OFFICE OF THE CHANCELLOR
May 5, 2020
ALL ACADEMICS, STAFF AND STUDENTS AT UC SAN DIEGO
|SUBJECT: || UC San Diego’s “Return to Learn” Program|
The COVID-19 pandemic required universities throughout the nation to
quickly implement remote learning so that students could continue their
studies while they took shelter. At the end of the winter quarter, many
UC San Diego students returned to their homes, which provided space on
campus for those who remained to practice social distancing and adhere
to Governor Newsom’s stay-at-home order. Since then, all students have
been participating in remote learning.
While we are proud of the success of our remote education programs, UC
San Diego is committed to continuing to offer students a unique
in-person college experience, where they can learn and live on campus.
To guide our future responses to the pandemic, a team of UC San Diego
clinicians, molecular biologists, technologists, infectious disease
experts, bioinformatics specialists, disease modelers, public health
experts, and others has launched a new program called “Return to Learn.”
The initial phase, which begins May 11, is designed to make COVID-19
testing available for the more than 5,000 students who continue to
reside on the UC San Diego campus.
Five major components comprise the UC San Diego Return to Learn Program.
RISK ASSESSMENT AND MITIGATION
Through comprehensive review of physical and functional aspects of the
UC San Diego campus, we seek new strategies for stratifying and reducing
transmission risk of SARS-CoV-2, such as optimal class sizes and
density, the scope and structure for co-curricular activities, and
appropriate personal behaviors, like physical distancing and the use of
face coverings, to help reduce spread of the virus.
We have created rigorous mathematical models for an enhanced viral
monitoring program to help us detect the presence of SARS-CoV-2 on
campus in its earliest stages, possibly before people even know they’re
infected. According to our models, if we are able to successfully test
60 to 90 percent of our campus population for viral infection each month
on a recurring basis, we estimate we have a greater than 90 percent
chance of detecting the spread of SARS-CoV-2 when fewer than 10 persons
among tens of thousands are actively, but unknowingly, shedding viral
particles. This is possible because we are a research university with a
deep reservoir of tools, from innovative sampling techniques to
high-throughput nucleic acid detection platforms to extensive public
If a testing sample proves positive for SARS-CoV-2, a specially trained,
campus-based public health team will attempt to reach out to that person
to notify them and urge them to seek appropriate health care. The team
will also try to identify and notify persons with whom the infected
person may have had close contact in previous days—an effort known as
exposure notification. As required by law, we will be working closely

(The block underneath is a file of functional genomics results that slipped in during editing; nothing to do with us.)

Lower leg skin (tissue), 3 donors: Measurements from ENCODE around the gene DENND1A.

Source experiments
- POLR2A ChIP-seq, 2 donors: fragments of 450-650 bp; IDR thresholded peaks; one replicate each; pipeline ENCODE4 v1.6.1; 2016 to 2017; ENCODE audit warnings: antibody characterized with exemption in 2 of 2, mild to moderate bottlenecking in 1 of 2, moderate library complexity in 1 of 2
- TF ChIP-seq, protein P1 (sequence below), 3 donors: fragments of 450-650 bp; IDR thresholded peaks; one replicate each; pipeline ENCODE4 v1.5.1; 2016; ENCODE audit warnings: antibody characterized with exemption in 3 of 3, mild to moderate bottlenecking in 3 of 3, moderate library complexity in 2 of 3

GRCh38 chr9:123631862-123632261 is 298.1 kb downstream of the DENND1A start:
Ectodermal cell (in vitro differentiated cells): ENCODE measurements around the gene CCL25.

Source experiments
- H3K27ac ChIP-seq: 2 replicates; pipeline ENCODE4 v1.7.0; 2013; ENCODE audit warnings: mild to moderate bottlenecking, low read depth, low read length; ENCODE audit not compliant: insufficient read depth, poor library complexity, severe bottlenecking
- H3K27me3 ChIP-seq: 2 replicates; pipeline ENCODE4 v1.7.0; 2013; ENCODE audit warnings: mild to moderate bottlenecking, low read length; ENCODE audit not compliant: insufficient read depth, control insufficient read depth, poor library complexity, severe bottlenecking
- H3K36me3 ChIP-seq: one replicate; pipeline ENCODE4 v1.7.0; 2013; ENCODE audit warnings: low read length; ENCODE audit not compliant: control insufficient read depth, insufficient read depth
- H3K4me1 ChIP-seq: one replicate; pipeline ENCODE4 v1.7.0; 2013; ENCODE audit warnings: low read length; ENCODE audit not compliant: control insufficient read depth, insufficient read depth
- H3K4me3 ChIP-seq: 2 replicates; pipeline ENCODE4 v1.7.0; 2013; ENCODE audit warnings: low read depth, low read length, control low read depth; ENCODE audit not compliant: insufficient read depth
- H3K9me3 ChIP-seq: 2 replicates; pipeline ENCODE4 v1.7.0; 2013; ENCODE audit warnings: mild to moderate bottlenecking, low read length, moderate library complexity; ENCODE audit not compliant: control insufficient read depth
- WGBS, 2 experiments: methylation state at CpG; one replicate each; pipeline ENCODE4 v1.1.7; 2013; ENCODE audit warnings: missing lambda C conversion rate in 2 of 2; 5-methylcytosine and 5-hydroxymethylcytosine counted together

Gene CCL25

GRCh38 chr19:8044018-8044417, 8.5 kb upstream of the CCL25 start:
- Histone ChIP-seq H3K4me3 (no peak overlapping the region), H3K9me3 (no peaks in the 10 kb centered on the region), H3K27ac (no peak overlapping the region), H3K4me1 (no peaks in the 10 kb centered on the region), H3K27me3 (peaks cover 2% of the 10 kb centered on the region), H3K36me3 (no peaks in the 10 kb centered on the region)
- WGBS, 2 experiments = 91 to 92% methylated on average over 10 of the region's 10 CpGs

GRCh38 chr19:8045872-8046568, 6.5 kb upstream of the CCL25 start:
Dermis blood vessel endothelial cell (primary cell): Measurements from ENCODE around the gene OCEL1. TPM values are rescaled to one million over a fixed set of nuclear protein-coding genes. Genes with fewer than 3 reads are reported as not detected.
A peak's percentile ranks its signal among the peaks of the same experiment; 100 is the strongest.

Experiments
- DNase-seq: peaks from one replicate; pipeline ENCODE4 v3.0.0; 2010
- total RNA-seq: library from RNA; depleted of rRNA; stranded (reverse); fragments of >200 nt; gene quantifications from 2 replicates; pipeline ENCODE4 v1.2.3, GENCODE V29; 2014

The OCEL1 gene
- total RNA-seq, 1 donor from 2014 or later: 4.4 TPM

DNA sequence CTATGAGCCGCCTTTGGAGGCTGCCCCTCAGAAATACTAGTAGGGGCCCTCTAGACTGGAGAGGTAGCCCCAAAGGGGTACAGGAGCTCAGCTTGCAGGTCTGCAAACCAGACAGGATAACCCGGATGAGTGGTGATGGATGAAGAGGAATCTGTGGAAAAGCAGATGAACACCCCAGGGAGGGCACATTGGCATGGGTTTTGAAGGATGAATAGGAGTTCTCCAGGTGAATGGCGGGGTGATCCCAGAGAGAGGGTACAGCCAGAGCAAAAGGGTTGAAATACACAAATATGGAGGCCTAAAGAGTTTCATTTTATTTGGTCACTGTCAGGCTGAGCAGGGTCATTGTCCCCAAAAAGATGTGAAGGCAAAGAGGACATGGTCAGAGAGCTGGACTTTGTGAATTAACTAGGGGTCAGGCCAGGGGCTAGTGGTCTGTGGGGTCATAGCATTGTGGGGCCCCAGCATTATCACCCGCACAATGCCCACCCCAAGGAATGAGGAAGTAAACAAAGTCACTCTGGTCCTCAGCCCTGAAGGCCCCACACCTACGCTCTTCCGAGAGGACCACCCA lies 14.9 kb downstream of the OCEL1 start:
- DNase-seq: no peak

with state and local public health officials in all of our responses.
Recent studies suggest SARS-CoV-2 may be most infectious before symptoms
appear. Therefore, to further enhance chances of catching the virus
early, Return to Learn will also look for viral RNA from residential
wastewater and surface collections. If the virus is detected, molecular
sequence analyses will be used to create a database to help guide public
health measures. By combining information technologies, cutting-edge
epidemiology tools, diverse cellular and molecular sciences, and
traditional public health interventions, our approach offers the
possibility of extraordinary levels of viral control at the population
All of these efforts will be integrated to promote early analysis of
viral activity signals and quicker response times. The Return to Learn
program has been designed to identify clusters of individuals shedding
virus or those at greater risk in specific locations, whether in a
residence hall or a particular academic building. That will permit
faster treatment, earlier mitigation of identified issues, and
continuing refinement and improvement of the system.
By testing large numbers of UC San Diego students, faculty, and staff on
a recurring basis, we hope to be able to quickly identify COVID-19
infections on campus and perhaps reduce the risk of a significant
This program is unprecedented and audacious. If successful, it could
serve as a model—not only for higher education, but also for cities,
counties, and states working to fight the spread of SARS-CoV-2.
The UC San Diego Return to Learn Program represents higher education at
its finest, and if successful, the program can help UC San Diego and
similar institutions to do what we do best: teach, conduct leading-edge
research, and provide service to our communities.
Students living on campus and critical operations staff currently on
campus will receive an email with instructions on how to participate. To
learn how the program works, please visit the Return to Learn Program
website at: https://coronavirus.ucsd.edu/return-to-learn/index.html.
Thank you for your collaboration. We couldn't do this without you. With
the support and contributions of everyone, we will continue to make UC
San Diego the best place in the world to work, study, learn, and
Pradeep K. Khosla|